Original Article

Gene Therapy (2010) 17, 503–510; doi:10.1038/gt.2009.157; published online 3 December 2009

High AAV vector purity results in serotype- and tissue-independent enhancement of transduction efficiency

E Ayuso1,2, F Mingozzi3, J Montane1, X Leon1,2, X M Anguela1,2, V Haurigot3,4, S A Edmonson3,4, L Africa3, S Zhou3, K A High3,4, F Bosch1,2 and J F Wright3,5

  1. 1Department of Biochemistry and Molecular Biology, Center of Animal Biotechnology and Gene Therapy, School of Veterinary Medicine, Universitat Autònoma de Barcelona, Bellaterra, Spain
  2. 2CIBER de Diabetes y Enfermedades Metabólicas Asociadas (CIBERDEM), Barcelona, Spain
  3. 3Center for Cellular and Molecular Therapeutics, Children's Hospital of Philadelphia, Philadelphia, PA, USA
  4. 4Howard Hughes Medical Institute, Philadelphia, PA, USA
  5. 5Department of Pathology and Laboratory Medicine, University of Pennsylvania School of Medicine, Philadelphia, PA, USA

Correspondence: Dr JF Wright, Center for Cellular and Molecular Therapeutics, Children's Hospital of Philadelphia, ARC 1216C, 3615 Civic Center Blvd., Philadelphia, PA 19104, USA. E-mail: wrightf@email.chop.edu

Received 31 July 2009; Revised 15 October 2009; Accepted 26 October 2009; Published online 3 December 2009.

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Abstract

The purity of adeno-associated virus (AAV) vector preparations has important implications for both safety and efficacy of clinical gene transfer. Early-stage screening of candidates for AAV-based therapeutics ideally requires a purification method that is flexible and also provides vectors comparable in purity and potency to the prospective investigational product manufactured for clinical studies. The use of cesium chloride (CsCl) gradient-based protocols provides the flexibility for purification of different serotypes; however, a commonly used first-generation CsCl-based protocol was found to result in AAV vectors containing large amounts of protein and DNA impurities and low transduction efficiency in vitro and in vivo. Here, we describe and characterize an optimized, second-generation CsCl protocol that incorporates differential precipitation of AAV particles by polyethylene glycol, resulting in higher yield and markedly higher vector purity that correlated with better transduction efficiency observed with several AAV serotypes in multiple tissues and species. Vectors purified by the optimized CsCl protocol were found to be comparable in purity and functional activity to those prepared by more scalable, but less flexible serotype-specific purification processes developed for manufacture of clinical vectors, and are therefore ideally suited for pre-clinical studies supporting translational research.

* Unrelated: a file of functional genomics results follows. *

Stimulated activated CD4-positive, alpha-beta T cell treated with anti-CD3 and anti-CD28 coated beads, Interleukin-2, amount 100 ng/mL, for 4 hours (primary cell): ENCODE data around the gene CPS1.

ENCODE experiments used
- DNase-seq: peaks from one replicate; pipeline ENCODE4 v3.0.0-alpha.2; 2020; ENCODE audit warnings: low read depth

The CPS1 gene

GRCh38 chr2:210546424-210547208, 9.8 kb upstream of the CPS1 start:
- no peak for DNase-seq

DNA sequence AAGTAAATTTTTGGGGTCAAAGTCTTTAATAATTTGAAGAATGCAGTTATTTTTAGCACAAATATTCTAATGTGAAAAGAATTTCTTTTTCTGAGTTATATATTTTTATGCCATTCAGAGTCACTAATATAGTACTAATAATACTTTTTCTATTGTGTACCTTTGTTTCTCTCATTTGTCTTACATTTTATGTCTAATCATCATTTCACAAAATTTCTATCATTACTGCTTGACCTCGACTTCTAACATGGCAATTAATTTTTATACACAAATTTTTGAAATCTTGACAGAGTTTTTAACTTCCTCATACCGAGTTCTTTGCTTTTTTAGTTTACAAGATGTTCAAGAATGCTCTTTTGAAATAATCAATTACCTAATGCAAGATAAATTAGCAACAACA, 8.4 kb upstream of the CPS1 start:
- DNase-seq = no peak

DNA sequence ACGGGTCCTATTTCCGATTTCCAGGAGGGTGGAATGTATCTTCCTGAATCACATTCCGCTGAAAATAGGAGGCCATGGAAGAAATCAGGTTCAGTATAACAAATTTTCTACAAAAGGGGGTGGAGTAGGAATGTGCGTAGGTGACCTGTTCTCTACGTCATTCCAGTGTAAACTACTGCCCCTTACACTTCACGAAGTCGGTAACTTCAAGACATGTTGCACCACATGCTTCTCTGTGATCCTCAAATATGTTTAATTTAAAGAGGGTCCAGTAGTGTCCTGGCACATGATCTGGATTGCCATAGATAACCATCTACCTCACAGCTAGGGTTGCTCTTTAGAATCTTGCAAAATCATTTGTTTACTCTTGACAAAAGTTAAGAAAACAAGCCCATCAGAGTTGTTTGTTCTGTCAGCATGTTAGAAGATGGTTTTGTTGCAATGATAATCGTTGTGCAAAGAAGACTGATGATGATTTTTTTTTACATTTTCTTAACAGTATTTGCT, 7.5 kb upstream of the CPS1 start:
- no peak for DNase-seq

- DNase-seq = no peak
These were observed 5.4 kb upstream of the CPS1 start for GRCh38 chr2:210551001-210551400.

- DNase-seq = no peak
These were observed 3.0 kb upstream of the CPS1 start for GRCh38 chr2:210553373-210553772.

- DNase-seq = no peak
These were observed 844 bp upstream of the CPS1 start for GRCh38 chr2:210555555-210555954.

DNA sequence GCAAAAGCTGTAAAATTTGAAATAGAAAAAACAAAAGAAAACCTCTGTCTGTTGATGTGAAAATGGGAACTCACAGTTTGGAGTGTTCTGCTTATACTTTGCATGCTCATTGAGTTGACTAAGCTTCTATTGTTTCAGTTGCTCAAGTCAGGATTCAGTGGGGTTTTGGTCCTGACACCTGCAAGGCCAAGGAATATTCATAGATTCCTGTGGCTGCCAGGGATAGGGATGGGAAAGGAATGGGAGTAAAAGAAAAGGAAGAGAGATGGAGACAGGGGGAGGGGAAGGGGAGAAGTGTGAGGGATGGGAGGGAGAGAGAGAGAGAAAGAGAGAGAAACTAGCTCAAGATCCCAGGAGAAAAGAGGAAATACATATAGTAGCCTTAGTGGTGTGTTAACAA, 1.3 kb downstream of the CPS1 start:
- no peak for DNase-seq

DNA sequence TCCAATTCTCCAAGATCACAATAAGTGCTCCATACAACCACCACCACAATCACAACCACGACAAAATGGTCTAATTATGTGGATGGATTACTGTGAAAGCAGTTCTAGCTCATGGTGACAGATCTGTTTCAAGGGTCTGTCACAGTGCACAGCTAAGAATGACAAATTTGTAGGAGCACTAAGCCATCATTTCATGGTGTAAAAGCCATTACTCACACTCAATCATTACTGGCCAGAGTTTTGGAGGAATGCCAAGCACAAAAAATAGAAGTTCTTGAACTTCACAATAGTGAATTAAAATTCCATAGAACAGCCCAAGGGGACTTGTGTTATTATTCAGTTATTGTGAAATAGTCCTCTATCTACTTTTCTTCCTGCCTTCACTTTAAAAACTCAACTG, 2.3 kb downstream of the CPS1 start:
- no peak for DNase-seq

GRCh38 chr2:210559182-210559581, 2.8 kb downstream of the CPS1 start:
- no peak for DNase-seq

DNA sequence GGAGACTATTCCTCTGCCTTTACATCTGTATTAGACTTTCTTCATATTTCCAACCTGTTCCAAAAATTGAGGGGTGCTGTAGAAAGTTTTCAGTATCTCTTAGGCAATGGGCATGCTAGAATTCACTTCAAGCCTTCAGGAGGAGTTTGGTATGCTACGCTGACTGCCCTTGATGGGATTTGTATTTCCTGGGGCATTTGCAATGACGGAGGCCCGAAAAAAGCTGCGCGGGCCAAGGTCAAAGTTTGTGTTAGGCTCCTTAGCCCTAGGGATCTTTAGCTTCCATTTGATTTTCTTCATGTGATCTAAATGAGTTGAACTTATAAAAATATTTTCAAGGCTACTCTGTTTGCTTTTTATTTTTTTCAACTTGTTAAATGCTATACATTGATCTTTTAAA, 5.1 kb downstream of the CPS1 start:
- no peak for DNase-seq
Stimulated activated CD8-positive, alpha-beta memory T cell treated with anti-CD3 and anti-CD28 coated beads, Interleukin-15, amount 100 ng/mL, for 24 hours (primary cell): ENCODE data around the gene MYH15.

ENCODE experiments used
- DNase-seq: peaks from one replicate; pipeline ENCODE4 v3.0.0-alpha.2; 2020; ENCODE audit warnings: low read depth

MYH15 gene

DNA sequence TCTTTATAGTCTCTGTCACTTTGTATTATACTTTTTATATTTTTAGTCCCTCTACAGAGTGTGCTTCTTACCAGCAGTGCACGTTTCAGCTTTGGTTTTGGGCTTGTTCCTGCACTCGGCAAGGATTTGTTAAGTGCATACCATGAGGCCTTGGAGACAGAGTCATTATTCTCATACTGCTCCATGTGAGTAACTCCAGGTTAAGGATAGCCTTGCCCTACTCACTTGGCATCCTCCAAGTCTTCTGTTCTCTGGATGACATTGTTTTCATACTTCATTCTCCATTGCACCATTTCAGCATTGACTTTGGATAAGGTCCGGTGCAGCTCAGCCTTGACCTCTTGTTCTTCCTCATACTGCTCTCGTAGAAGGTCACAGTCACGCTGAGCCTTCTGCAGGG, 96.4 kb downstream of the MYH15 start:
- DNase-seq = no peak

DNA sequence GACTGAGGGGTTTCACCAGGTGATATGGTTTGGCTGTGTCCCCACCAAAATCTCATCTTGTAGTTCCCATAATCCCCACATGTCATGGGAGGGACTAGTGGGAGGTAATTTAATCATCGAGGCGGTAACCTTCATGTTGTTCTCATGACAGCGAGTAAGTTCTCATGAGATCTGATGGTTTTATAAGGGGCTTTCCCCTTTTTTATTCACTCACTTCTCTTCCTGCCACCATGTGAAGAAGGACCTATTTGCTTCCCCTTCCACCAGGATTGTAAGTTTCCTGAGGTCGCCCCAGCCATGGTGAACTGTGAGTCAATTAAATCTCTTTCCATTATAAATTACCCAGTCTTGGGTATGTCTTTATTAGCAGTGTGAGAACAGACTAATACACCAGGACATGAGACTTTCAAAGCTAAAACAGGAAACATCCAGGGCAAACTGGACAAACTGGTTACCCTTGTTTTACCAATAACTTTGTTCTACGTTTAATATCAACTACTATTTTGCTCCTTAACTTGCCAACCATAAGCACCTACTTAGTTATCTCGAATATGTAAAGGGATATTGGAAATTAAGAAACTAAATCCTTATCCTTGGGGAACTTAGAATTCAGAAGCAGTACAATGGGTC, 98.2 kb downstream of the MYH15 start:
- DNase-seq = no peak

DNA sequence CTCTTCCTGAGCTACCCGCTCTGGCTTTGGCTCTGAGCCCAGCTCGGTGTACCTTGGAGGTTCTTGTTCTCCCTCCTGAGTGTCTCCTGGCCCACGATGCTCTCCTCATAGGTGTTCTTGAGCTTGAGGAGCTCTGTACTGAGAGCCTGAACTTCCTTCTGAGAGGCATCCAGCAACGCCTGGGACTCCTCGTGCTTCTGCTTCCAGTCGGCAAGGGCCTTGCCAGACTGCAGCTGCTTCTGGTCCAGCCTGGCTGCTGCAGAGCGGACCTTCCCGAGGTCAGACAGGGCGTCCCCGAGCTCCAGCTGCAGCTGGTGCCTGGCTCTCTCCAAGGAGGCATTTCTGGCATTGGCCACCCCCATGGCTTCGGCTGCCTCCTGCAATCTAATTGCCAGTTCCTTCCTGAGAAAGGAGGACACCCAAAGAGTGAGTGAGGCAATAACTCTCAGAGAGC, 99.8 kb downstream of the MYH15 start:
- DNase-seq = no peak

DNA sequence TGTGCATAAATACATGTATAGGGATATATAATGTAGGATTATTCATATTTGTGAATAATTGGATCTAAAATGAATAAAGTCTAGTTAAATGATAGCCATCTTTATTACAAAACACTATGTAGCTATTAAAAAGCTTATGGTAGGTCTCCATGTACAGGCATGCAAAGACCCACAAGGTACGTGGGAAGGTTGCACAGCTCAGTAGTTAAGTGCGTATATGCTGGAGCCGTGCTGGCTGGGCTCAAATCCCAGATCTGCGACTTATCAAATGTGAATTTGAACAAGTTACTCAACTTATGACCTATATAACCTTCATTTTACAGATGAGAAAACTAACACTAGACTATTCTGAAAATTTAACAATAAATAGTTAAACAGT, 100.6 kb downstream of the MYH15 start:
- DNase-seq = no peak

Keywords:

AAV; vector purity; transduction efficiency